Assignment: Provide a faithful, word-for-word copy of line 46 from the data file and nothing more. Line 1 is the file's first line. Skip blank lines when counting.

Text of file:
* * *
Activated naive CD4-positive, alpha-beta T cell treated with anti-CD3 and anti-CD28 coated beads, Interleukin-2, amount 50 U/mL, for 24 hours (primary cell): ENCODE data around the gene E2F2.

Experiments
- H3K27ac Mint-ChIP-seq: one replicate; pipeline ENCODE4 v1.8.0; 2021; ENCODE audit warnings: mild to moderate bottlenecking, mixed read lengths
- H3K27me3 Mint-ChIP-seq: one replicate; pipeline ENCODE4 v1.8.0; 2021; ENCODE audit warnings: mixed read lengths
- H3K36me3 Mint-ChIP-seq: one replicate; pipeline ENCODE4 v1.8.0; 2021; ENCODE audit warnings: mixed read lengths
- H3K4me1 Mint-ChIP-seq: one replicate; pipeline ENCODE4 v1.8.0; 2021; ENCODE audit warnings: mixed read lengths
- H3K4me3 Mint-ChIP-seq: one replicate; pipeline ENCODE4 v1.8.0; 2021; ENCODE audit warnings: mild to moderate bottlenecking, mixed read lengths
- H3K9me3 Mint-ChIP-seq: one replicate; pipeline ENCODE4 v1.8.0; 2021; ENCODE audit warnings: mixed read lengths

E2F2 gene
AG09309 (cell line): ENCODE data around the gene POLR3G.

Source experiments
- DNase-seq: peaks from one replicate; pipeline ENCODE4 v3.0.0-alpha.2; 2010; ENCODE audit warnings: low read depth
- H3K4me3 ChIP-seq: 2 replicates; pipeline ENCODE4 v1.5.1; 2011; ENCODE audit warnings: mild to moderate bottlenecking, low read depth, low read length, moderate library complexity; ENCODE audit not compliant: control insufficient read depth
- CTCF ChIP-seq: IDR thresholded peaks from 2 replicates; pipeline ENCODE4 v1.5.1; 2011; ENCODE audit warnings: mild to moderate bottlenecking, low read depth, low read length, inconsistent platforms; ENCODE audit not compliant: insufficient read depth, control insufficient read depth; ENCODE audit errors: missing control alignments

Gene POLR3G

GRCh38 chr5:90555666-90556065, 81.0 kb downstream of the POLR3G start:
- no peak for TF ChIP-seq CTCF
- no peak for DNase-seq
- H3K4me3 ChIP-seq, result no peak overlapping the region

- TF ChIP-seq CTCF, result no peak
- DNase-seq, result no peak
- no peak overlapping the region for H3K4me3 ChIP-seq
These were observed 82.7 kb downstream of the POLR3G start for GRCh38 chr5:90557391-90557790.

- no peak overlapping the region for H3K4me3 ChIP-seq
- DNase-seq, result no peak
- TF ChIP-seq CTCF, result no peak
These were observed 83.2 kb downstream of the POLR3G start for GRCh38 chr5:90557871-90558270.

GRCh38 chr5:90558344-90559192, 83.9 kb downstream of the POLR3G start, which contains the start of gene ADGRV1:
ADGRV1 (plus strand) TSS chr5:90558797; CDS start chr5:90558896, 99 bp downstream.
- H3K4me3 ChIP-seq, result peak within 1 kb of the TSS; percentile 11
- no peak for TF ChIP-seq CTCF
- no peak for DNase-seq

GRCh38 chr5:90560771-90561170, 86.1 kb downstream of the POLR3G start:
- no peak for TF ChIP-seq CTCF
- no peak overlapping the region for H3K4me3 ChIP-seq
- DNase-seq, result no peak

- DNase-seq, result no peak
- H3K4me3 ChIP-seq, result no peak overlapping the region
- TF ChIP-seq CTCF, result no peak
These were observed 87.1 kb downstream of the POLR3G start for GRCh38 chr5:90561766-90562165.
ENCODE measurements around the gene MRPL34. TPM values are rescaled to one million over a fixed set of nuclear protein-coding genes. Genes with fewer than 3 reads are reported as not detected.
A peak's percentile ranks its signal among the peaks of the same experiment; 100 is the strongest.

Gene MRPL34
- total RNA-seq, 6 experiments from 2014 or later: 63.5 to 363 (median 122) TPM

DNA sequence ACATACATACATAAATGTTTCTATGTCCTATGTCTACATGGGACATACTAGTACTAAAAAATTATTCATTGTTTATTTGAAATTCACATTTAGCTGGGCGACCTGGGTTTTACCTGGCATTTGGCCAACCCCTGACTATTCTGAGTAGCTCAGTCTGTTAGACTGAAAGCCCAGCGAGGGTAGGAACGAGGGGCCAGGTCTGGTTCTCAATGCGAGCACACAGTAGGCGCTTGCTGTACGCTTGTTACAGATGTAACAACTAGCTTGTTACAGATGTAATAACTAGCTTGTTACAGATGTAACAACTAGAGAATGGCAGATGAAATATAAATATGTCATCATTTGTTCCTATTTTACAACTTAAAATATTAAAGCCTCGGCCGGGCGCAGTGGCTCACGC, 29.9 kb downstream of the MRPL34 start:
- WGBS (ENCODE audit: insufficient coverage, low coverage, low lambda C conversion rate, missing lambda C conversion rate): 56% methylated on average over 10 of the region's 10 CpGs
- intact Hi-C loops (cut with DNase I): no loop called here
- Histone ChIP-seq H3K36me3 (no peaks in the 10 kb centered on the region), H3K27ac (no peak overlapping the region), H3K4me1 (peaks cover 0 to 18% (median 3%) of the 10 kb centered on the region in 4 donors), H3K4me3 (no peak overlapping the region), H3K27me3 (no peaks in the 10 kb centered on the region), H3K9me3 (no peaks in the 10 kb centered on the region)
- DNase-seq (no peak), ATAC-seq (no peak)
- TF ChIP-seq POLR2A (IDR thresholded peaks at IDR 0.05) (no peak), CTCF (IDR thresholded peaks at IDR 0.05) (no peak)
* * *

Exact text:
- WGBS (ENCODE audit: insufficient coverage, low coverage, low lambda C conversion rate, missing lambda C conversion rate): 56% methylated on average over 10 of the region's 10 CpGs